Repo Man

Debbi: Let’s go do some crimes.

Duke: Yeah. Let’s go get sushi and not pay.
     –Dialogue from the 1984 cult-classic movie Repo Man

I called it a cult-classic. For the past thirty-seven years I’ve called it a cult-classic, but I just watched it. Nothing classic about it at all. Truthfully, it kind of sucked. Repo Man is a heavily quoted movie. Obviously, there’s the sushi line. There’s also the character Miller’s absolutely loony plate of shrimp soliloquy1, and Duke’s deathbed diatribe2, but beyond a few good lines, nothing really happens. Except, of course, when they roll the credits. The movie begins and ends with Iggy Pop’s punk rock banger, Repo Man.

It took forever for Iggy Pop to catch my attention. Sure, I was only five when his band the Stooges hit the scene in 1967, but by the end of my college career, I’d been listening almost exclusively to punk rock for four years. Iggy who?

My freshman year, a close friend with a longish shock of hair so orange that everyone at my college called him O, wore a Stooges t-shirt three days a week. It never occurred to me to ask him about the band. O came from New York City. I guess I figured the Stooges were too hip for a fledgling suburban punk like me. O transferred at the end of the school year, and Iggy remained in the shadows until I watched Repo Man in 1985. Five seconds into the running time of the film, his theme song drops like a shovel-load of cinder blocks dumped from a second-story balcony.

A game many devotees of punk rock like to play is to pinpoint the first punk bands. Possible selection choices date back into the fifties, but after extensive and careful research (which consisted of reading the Timeline of Punk Rock page on Wikipedia), I’d say things really heated up in the punk world around the mid-sixties. The Stooges aren’t the first punk band, but launching in 1967, they still qualify squarely as among the first.

Nowadays, everyone knows Iggy Pop. He’s the guy who sings the cruise ship song. In 2005, Royal Caribbean made the unlikely selection of his song Lust for Life to advertise their cruise line. Remarkably, the campaign worked. It’s a fun song with pulsing energy and Iggy’s powerful delivery.

Here comes Johnny Yen again
With the liquor and drugs
And a flesh machine
He’s gonna do another striptease.

No, those lyrics aren’t in the commercial, but in a published complaint I once read, one critic states “Nothing says maritime comfort like a song about shooting up junk.”

The Repo Man theme was lost to me until recently. Ten years ago, despite the back-to-back f-bombs near the end of the song, I used it frequently in a punk fueled spin class I instructed. But once I gave up the class, I stopped listening to the song. A recent podcast on the Stooge’s second album Raw Power, reminded me to add Repo Man to my Radio Jeff Spotify playlist. Now the song is back in my life.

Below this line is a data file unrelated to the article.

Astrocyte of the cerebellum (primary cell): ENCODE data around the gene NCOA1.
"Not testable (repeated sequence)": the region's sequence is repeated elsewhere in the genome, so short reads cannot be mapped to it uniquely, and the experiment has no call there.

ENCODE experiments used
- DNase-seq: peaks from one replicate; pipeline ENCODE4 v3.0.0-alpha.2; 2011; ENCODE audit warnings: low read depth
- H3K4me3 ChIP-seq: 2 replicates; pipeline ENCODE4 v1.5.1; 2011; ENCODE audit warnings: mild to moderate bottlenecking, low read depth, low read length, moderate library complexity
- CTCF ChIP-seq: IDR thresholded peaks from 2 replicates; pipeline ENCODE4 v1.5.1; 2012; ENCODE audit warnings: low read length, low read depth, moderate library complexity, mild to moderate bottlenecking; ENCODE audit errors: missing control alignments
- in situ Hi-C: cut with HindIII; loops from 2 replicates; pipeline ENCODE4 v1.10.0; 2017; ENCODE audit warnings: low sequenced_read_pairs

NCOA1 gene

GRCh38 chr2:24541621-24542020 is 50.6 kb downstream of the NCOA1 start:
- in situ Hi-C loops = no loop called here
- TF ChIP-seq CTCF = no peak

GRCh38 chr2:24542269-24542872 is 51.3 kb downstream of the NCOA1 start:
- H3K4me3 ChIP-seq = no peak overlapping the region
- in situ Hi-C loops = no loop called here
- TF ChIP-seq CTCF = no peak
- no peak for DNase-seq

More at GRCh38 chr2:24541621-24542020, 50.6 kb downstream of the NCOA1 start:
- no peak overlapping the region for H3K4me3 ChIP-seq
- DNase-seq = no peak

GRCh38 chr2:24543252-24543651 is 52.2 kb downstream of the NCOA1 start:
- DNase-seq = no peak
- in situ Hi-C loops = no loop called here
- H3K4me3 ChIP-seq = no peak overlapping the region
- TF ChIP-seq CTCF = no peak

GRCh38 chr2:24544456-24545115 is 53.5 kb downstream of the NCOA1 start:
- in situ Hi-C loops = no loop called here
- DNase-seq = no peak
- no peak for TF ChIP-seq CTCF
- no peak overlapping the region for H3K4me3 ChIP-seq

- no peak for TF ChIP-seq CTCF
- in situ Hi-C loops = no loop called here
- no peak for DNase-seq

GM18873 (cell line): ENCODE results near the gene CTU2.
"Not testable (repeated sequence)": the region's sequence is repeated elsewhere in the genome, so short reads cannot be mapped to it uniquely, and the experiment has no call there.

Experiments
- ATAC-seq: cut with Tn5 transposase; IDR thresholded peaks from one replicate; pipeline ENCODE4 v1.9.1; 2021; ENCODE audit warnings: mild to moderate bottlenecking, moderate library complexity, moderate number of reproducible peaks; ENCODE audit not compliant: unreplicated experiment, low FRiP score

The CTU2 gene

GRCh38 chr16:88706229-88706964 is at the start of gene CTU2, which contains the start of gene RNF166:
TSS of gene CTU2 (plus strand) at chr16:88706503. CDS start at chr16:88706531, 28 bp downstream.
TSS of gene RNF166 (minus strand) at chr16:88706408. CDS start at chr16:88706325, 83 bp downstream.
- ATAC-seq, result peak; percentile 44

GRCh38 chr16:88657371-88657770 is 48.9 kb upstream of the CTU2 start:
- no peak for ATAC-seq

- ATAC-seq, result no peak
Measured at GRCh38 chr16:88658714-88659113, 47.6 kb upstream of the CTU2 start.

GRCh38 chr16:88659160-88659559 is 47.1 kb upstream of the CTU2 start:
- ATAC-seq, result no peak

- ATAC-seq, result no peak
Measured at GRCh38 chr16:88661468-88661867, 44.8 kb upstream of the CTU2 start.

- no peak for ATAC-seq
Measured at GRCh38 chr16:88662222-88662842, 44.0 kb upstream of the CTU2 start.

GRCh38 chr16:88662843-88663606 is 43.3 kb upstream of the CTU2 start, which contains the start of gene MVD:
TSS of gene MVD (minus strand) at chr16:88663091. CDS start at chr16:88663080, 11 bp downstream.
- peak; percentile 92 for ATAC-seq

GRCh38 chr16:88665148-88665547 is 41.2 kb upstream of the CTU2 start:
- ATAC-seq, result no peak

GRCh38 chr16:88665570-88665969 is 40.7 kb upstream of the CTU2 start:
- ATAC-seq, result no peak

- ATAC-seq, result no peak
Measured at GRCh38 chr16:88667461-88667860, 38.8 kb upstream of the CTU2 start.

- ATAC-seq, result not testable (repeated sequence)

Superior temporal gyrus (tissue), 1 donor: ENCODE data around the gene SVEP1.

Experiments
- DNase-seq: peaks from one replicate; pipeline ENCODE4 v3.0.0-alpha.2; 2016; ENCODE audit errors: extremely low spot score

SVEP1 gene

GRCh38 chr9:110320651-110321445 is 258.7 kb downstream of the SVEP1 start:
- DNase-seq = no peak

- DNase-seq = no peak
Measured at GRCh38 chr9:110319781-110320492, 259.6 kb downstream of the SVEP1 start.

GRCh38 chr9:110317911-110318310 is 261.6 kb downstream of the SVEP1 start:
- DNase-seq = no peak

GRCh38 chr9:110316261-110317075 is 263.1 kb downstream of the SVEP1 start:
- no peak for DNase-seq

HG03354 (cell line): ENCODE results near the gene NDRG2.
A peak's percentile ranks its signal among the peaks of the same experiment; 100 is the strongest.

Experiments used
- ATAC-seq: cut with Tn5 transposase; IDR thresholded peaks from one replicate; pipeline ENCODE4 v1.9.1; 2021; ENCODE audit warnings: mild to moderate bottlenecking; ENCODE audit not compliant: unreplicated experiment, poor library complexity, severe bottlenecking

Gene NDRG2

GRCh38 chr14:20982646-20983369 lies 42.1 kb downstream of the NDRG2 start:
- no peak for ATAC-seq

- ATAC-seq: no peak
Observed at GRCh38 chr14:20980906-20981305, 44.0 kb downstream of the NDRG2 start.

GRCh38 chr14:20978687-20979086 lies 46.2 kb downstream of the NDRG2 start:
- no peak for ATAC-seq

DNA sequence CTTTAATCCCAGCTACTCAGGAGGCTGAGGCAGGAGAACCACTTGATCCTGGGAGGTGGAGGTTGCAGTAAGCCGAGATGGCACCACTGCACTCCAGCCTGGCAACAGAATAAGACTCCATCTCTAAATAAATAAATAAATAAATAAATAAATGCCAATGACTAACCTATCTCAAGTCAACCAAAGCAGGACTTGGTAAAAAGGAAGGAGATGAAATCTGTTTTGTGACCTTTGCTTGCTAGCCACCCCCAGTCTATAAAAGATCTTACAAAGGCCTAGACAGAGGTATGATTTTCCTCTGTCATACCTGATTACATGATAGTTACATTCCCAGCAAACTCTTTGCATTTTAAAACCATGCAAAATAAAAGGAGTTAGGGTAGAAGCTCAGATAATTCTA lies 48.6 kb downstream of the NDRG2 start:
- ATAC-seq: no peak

Give Repo Man a listen. Prepare to bang your head and toss your hair. And when you’re done, please read the original post I wrote when I first heard about Jim Adams’ Christmas day Song Lyric Sunday punk theme two months ago: People Who Died.

Lyrics below the footnotes.

1 Miller: A lot o’ people don’t realize what’s really going on. They view life as a bunch o’ unconnected incidents ‘n things. They don’t realize that there’s this, like, lattice o’ coincidence that lays on top o’ everything. Give you an example; show you what I mean: suppose you’re thinkin’ about a plate o’ shrimp. Suddenly someone’ll say, like, plate, or shrimp, or plate o’ shrimp out of the blue, no explanation. No point in lookin’ for one, either. It’s all part of a cosmic unconciousness.

Otto: You eat a lot of acid, Miller, back in the hippie days?

2 Duke: The lights are growing dim Otto. I know a life of crime has led me to this sorry fate, and yet, I blame society. Society made me what I am.

Otto: That’s bullshit. You’re a white suburban punk just like me.

Duke: Yeah, but it still hurts.

REPO MAN LYRICS

I was riding on a concrete slab
Down the river of useless flab
It was such a beautiful day
I heard a witch doctor say
I’ll turn you into a toadstool
I’m looking for the joke with a microscope

A muscle twitch, an auto, it swerves
You want to speak, you lose your nerve
Infinity throws you a curve
Dumps you in shit you don’t deserve
As life roars by you in a blur
Leaves you murmuring a dirty word

A page out of a comic book